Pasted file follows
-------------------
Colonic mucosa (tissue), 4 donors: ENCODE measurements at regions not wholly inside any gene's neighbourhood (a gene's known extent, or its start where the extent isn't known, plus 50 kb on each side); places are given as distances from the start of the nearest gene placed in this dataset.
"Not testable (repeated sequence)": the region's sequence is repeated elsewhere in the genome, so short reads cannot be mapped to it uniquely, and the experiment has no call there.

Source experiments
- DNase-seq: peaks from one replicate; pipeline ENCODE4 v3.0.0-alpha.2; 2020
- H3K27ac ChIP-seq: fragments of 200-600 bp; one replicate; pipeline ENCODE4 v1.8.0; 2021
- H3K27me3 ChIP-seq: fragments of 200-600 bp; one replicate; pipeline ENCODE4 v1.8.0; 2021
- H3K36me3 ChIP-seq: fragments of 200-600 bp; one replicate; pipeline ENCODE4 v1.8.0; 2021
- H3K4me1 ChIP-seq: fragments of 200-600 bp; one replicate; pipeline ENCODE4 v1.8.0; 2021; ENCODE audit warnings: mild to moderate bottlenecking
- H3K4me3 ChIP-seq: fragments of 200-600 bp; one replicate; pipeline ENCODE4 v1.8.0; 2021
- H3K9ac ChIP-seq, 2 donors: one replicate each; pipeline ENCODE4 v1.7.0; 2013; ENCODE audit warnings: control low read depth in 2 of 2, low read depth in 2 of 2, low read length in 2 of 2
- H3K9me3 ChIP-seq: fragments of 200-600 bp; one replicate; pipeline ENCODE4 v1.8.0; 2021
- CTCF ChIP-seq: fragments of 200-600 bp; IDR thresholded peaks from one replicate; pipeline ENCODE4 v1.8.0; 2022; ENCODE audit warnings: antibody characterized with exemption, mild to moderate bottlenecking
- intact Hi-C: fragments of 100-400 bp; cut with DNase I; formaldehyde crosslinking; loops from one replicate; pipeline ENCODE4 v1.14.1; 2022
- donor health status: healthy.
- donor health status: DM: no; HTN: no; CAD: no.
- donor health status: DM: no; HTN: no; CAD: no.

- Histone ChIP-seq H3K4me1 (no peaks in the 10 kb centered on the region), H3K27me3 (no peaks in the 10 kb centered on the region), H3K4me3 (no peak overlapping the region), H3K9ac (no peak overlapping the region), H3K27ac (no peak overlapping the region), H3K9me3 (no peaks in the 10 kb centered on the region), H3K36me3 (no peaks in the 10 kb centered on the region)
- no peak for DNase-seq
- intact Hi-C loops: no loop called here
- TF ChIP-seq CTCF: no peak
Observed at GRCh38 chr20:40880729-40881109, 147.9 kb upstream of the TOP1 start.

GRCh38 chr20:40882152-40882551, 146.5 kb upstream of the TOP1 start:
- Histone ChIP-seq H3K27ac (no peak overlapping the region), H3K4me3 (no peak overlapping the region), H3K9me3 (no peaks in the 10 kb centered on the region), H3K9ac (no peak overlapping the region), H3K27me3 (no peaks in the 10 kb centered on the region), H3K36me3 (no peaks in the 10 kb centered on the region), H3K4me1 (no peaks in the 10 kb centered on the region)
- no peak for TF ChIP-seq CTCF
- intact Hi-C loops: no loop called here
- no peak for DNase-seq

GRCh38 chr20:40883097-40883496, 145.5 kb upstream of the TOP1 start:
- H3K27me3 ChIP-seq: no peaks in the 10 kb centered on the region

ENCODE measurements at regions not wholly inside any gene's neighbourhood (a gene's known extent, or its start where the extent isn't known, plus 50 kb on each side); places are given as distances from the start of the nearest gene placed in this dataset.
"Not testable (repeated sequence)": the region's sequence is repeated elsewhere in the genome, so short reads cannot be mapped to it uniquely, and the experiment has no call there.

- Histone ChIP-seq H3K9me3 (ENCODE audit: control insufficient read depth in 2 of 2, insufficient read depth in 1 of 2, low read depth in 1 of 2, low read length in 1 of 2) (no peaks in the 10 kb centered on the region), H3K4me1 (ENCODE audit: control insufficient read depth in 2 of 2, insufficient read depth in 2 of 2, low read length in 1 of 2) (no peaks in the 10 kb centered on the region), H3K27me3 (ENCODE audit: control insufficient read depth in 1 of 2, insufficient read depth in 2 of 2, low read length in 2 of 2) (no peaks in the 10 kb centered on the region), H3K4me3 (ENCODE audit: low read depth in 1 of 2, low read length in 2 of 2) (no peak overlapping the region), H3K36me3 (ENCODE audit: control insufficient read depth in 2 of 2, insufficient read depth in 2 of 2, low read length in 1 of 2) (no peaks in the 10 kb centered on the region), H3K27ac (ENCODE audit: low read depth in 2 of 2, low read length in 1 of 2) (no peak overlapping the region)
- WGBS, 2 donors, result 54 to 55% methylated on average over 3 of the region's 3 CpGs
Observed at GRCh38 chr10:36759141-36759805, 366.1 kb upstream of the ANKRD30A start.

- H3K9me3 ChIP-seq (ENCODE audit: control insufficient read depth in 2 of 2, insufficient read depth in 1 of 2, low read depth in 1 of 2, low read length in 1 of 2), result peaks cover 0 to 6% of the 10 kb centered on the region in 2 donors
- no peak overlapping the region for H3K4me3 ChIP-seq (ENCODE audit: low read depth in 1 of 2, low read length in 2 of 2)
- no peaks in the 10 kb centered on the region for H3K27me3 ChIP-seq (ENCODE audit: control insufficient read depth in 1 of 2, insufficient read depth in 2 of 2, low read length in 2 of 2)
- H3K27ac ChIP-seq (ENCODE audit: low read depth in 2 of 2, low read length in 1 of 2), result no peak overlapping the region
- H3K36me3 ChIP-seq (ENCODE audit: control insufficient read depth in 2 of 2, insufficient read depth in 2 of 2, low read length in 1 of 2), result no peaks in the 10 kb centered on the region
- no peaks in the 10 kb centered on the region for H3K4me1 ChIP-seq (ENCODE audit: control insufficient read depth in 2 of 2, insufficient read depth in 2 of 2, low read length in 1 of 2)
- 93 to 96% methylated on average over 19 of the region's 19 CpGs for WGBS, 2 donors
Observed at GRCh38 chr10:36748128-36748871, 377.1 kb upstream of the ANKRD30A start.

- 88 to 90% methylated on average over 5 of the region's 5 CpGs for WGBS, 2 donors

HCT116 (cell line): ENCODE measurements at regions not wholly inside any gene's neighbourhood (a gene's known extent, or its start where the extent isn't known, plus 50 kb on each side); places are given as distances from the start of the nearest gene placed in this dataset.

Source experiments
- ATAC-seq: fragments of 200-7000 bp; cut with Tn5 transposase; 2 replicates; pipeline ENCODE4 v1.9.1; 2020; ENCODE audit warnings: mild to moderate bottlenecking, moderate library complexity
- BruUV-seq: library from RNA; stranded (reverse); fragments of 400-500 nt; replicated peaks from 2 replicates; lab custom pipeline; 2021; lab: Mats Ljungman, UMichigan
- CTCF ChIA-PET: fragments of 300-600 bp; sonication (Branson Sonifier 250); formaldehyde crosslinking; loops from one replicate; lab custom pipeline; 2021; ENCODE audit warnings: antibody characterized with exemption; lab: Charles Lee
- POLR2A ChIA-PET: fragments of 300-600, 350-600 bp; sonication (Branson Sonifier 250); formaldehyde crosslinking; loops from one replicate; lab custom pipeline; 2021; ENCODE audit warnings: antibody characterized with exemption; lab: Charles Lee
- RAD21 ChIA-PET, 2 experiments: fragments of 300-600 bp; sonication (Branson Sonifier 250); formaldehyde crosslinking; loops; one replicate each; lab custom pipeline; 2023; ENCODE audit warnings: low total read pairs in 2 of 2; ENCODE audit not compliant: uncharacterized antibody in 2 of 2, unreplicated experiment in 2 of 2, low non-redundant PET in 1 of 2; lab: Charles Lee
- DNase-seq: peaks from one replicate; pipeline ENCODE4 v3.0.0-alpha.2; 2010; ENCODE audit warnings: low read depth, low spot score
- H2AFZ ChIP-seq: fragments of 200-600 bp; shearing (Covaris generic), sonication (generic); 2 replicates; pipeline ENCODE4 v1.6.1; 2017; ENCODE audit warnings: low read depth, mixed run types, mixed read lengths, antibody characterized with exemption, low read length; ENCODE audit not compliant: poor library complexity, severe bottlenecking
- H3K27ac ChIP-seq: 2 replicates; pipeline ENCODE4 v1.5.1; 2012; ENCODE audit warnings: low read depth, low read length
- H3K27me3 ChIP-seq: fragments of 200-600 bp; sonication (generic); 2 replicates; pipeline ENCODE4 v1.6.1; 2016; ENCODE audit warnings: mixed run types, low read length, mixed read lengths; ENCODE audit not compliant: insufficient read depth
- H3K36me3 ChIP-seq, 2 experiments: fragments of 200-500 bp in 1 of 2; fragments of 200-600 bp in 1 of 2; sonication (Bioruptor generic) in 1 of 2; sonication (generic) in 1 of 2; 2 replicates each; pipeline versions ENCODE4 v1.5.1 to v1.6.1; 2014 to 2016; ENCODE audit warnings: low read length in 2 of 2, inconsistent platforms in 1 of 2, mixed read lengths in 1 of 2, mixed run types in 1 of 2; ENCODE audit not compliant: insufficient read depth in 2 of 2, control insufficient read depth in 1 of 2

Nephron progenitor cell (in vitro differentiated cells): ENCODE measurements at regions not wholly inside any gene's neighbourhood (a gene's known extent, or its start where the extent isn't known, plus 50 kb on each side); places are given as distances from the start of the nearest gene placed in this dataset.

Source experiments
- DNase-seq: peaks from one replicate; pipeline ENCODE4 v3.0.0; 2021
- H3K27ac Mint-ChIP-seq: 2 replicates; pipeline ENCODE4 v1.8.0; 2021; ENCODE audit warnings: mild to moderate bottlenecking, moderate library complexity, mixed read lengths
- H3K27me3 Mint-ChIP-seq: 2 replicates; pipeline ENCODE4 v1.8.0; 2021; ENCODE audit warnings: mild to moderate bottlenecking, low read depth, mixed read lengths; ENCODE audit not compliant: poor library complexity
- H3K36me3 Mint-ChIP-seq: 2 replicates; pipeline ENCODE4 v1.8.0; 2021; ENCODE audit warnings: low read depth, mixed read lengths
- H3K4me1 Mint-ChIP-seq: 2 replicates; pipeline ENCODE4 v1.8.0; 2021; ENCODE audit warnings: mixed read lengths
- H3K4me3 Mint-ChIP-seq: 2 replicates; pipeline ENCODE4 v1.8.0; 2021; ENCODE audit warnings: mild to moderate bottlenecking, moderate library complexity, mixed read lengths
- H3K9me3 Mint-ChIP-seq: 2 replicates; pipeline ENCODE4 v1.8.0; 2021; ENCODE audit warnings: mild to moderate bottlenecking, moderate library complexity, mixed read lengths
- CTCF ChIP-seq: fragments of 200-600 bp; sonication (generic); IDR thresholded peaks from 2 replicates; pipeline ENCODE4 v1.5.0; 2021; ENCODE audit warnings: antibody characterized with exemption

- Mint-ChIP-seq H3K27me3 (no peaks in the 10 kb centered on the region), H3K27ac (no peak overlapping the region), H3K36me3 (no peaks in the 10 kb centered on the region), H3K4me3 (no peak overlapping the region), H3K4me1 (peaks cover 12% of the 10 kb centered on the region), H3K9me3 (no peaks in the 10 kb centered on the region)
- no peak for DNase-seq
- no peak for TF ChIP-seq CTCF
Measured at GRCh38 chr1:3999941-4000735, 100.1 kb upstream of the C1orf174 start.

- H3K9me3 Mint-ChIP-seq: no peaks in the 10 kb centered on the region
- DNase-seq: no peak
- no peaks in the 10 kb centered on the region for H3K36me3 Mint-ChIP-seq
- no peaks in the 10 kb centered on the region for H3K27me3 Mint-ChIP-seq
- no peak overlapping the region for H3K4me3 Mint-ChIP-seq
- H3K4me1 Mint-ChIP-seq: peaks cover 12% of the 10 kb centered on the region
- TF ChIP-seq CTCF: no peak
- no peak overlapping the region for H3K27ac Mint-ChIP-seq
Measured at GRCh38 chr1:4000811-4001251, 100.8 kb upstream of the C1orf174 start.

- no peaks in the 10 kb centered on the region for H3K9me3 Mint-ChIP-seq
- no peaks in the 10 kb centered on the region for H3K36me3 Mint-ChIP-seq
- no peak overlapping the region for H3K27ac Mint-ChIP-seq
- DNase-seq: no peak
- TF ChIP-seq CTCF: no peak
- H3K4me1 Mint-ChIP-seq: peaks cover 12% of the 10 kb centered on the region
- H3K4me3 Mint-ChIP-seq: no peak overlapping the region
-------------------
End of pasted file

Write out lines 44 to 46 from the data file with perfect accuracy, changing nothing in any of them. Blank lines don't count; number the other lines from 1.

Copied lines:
Source experiments
- ATAC-seq: fragments of 200-7000 bp; cut with Tn5 transposase; 2 replicates; pipeline ENCODE4 v1.9.1; 2020; ENCODE audit warnings: mild to moderate bottlenecking, moderate library complexity
- BruUV-seq: library from RNA; stranded (reverse); fragments of 400-500 nt; replicated peaks from 2 replicates; lab custom pipeline; 2021; lab: Mats Ljungman, UMichigan